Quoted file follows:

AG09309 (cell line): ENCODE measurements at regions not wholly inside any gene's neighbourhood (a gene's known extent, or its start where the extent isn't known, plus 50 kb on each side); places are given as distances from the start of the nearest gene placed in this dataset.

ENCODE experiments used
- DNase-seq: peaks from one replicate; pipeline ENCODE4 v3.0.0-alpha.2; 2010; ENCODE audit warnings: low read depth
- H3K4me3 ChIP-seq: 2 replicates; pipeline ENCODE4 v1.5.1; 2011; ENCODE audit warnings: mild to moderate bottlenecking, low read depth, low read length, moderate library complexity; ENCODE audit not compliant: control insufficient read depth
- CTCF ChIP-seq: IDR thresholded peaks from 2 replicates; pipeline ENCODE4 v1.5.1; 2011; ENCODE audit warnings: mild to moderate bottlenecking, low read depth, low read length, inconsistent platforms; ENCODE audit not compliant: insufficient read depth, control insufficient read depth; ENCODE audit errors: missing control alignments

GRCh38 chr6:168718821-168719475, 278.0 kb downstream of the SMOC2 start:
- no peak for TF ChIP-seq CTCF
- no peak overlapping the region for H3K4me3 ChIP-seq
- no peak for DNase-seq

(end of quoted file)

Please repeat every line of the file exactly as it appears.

AG09309 (cell line): ENCODE measurements at regions not wholly inside any gene's neighbourhood (a gene's known extent, or its start where the extent isn't known, plus 50 kb on each side); places are given as distances from the start of the nearest gene placed in this dataset.

ENCODE experiments used
- DNase-seq: peaks from one replicate; pipeline ENCODE4 v3.0.0-alpha.2; 2010; ENCODE audit warnings: low read depth
- H3K4me3 ChIP-seq: 2 replicates; pipeline ENCODE4 v1.5.1; 2011; ENCODE audit warnings: mild to moderate bottlenecking, low read depth, low read length, moderate library complexity; ENCODE audit not compliant: control insufficient read depth
- CTCF ChIP-seq: IDR thresholded peaks from 2 replicates; pipeline ENCODE4 v1.5.1; 2011; ENCODE audit warnings: mild to moderate bottlenecking, low read depth, low read length, inconsistent platforms; ENCODE audit not compliant: insufficient read depth, control insufficient read depth; ENCODE audit errors: missing control alignments

GRCh38 chr6:168718821-168719475, 278.0 kb downstream of the SMOC2 start:
- no peak for TF ChIP-seq CTCF
- no peak overlapping the region for H3K4me3 ChIP-seq
- no peak for DNase-seq